What a fun trip! Part vacation, part fieldwork - we got to visit a lot of really cool sites in central and western Guatemala, as well as Chiapas and Oaxaca, Mexico. My principal goals here were to track down some Polystichum and an undescribed species of Phlegmariurus, but ended up with all sorts of good plants.
My girlfriend Christina and I flew into Guatemala City, and immediately headed north to the city of Coban. A small city with a pleasant atmosphere, Coban feels a world apart from the chaos of Guate. I found some interesting ferns in a small park at the limits of the city, but we only spent a day there before heading east to the karst landscape around Lanquín, which is world-known for Semuc Champey, a spectacular series of aquamarine pools over exposed limestone. Turns out, the botany in the area is really great too: Lanquín is situated in a dry valley, but the area near the Lanquín River is quite tolerable and harbors a lot of calciphile ferns - Asplenium trichomanes-dentatum, Anemia speciosa, and Tectaria heracleifolia were just a few. The pools are gorgeous, too. Even though this is on the gringo trail, the area isn't too overrun.
Later, we spent a few days near Lake Atitlán, which is situated in the heart of the Mayan highlands. The lake is beautiful (if contaminated) but the area's natural beauty has led to some of the towns surrounding the lake to lose some authenticity to large crowds of Americans and Europeans on yoga and reiki retreats. Even so, many of the smaller towns have kept their charm, and the botany in the surrounding volcanos is very good. On previous trips, I summited Volcán Atitlán and Volcán San Pedro; this trip, we opted to go up San Pedro another time. The lower parts of the trail pass through plots of coffee, but further up, the forest is protected and quite diverse. Chiranthodendron pentadactylon is common here - the large red claw-like flowers cover the trail in some places. There are good ferns too: Polystichum fournieri, P. rachichlaena, P. distans, Pleopeltis platylepis, and Ctenitis equestris, to name a few.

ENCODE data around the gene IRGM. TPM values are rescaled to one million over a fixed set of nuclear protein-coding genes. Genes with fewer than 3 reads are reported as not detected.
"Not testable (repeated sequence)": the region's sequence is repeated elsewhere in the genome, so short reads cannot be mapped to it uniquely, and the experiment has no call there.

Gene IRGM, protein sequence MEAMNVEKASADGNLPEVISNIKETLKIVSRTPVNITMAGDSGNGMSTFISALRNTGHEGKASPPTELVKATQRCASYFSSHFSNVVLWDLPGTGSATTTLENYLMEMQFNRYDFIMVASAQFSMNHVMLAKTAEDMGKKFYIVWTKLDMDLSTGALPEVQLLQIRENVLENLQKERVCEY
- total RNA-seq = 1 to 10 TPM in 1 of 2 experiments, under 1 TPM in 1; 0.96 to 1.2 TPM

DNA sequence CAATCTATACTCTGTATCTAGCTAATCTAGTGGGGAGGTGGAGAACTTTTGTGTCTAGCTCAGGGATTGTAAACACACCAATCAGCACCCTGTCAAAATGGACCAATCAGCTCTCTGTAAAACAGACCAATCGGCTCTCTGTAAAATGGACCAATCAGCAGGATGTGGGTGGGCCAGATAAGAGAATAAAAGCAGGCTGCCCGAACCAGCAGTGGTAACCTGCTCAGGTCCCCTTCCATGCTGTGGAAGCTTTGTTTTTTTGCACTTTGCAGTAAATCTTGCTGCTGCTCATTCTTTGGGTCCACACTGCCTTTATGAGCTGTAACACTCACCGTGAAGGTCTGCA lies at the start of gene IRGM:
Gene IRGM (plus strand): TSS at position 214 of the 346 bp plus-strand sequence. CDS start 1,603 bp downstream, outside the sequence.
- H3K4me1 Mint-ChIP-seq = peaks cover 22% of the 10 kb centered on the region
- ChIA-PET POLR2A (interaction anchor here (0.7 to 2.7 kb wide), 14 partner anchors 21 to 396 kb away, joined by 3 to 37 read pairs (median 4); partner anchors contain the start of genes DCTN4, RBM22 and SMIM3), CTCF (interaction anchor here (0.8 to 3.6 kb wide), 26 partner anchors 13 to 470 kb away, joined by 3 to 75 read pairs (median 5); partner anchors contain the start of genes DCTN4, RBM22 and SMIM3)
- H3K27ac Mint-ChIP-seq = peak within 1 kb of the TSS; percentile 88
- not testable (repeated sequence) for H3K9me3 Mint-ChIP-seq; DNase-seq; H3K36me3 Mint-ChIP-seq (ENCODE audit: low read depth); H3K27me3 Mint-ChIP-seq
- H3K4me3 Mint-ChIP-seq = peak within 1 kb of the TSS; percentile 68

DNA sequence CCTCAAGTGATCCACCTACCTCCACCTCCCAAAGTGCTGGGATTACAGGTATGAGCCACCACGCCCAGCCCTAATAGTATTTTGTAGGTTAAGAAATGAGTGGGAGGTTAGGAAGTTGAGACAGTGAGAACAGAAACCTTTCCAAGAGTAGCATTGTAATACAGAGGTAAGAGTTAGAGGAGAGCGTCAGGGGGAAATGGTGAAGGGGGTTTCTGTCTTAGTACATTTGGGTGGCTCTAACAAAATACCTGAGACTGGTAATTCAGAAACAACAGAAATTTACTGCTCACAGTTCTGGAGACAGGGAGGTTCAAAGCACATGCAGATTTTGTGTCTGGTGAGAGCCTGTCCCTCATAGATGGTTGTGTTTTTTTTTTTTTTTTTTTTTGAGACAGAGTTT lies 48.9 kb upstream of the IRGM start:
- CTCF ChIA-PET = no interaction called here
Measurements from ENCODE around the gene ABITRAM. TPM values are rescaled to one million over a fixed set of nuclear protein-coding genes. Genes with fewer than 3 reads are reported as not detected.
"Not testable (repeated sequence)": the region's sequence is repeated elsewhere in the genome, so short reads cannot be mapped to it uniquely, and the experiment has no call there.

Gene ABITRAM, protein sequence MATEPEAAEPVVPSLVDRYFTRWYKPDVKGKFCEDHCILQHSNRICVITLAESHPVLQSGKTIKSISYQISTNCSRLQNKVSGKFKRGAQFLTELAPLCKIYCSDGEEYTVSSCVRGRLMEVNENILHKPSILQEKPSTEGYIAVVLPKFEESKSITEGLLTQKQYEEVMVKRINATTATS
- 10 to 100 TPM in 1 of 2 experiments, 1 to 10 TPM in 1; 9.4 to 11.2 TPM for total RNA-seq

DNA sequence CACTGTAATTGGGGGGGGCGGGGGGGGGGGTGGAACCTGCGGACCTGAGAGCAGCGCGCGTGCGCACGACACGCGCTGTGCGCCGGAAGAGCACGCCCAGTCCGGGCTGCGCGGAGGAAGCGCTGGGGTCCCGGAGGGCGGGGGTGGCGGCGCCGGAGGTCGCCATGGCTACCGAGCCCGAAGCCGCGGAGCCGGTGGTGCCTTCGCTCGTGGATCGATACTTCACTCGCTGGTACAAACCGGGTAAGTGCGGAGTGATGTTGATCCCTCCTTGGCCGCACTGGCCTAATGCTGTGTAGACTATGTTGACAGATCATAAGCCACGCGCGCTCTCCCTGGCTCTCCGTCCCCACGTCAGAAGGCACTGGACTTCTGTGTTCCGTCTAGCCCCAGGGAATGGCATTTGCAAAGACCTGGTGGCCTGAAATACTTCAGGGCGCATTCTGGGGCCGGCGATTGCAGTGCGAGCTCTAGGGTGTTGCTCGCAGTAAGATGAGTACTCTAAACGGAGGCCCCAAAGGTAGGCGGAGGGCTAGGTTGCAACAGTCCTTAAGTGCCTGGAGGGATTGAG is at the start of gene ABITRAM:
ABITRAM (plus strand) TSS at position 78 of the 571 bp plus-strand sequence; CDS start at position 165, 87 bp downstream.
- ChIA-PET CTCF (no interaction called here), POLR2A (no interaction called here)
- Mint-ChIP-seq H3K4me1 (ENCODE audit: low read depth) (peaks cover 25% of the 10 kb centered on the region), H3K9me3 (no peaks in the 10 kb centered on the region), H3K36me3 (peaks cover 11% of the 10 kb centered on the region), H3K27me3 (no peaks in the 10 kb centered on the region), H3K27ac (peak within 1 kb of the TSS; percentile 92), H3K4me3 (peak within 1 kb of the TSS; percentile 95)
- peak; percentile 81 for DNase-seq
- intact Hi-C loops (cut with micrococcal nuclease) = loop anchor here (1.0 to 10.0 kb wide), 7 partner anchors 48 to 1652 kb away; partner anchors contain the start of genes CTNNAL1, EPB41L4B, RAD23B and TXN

We took a chicken bus to the border and eventually made it through customs in Tapachula, Chiapas. After a short time in the area (great ruins nearby) we started to make our way towards Oaxaca. Christina was principally interested in the city's art scene (it's phenomenal); I was more looking forward to the cuisine (also phenomenal) and botany (very phenomenal). We stayed for several days, and I got the chance to collect a lot of nice cheilanthoid ferns in the hillsides surrounding the city. As usual, Oaxaca was a great time.
Transit in Lanquin.
Anemia speciosa, an irridescent species!
Dinner is served
Phlegmariurus dichotomus for sale in a market in Coban. I bought it.